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Poor Steve Jobs (both the late Apple visionary and the character played by Ashton Kutcher). The JOBS movie has already taken plenty of hits in the press before it even came out. I suspect that many of the opinions depend on whether the person loves or hates Apple, Steve Jobs, Ashton Kutcher, or any combination of them.
The real problem is that biographies are hard to write. Here are the reasons why (and things to avoid if you’re writing a biography).
Happiness becomes a problem when you’re expected to be happy all the time. That’s not possible. Even Disneyland, “The Happiest Place on Earth,” isn’t happy all the time. Driving for 20 minutes to find a parking space isn’t happy. Waiting an hour and a half for a ride isn’t happy. Paying $7 for a Diet Coke isn’t happy. Listening to “It’s a Small World” for the 15th time isn’t happy.
Yet, people are happy at Disneyland. Why? And why should you be happy when there is no reason to be?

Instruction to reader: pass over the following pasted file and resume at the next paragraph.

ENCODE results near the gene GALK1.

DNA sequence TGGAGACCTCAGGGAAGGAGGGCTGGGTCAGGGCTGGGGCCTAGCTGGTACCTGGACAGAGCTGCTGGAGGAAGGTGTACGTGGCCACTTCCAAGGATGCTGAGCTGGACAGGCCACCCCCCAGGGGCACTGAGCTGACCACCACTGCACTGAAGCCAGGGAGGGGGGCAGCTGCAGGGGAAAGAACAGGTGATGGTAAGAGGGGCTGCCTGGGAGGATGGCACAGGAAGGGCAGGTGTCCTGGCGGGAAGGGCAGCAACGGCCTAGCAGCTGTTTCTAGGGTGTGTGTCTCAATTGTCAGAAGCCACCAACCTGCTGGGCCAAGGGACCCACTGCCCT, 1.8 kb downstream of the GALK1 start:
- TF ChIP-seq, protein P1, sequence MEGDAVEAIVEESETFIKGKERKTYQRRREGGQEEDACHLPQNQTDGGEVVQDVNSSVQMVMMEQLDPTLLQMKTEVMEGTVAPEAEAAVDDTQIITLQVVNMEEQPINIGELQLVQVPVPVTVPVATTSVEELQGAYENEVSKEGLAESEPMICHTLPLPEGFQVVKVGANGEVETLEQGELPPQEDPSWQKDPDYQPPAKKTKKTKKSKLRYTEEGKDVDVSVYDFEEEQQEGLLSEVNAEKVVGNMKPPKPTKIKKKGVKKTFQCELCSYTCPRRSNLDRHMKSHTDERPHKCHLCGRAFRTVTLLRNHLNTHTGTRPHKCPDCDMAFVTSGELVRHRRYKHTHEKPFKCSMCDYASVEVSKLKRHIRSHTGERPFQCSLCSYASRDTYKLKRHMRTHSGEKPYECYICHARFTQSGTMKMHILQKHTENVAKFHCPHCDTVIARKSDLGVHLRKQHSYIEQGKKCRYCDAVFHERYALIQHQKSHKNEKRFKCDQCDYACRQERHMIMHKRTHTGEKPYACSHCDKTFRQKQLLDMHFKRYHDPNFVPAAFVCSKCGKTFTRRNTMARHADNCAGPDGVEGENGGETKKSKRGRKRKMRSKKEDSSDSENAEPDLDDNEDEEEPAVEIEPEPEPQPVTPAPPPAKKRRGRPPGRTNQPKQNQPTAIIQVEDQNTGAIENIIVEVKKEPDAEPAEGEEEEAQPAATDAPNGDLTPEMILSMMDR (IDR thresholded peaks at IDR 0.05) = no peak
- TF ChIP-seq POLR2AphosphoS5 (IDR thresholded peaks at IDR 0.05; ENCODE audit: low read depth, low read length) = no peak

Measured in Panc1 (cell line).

As President Reagan said, facts are stubborn things. This is especially true when you’re trying to tell a story.
When I started my new novel, The Ghosts of Reseda High, I based my story on school starting in mid-September as it has in Los Angeles since probably the beginning of public education. This year, the Los Angeles Unified School District moved up the first day of school to August 13. (Let’s hope LAUSD also upgraded the air conditioning in all those schools.)
The change in start dates posed a problem for me (not to mention all those students who lost a month of vacation). Do I rewrite my story so it starts a month earlier, which could throw off the narrative flow I have so far? Or do I leave the story as it is? Does fiction have to stick with the facts?
As a speaker, you need to give the appropriate amount of eye contact to your listeners. But you also need to get eye contact from your audience. Their eye contact provides valuable information that can help you give your speech.
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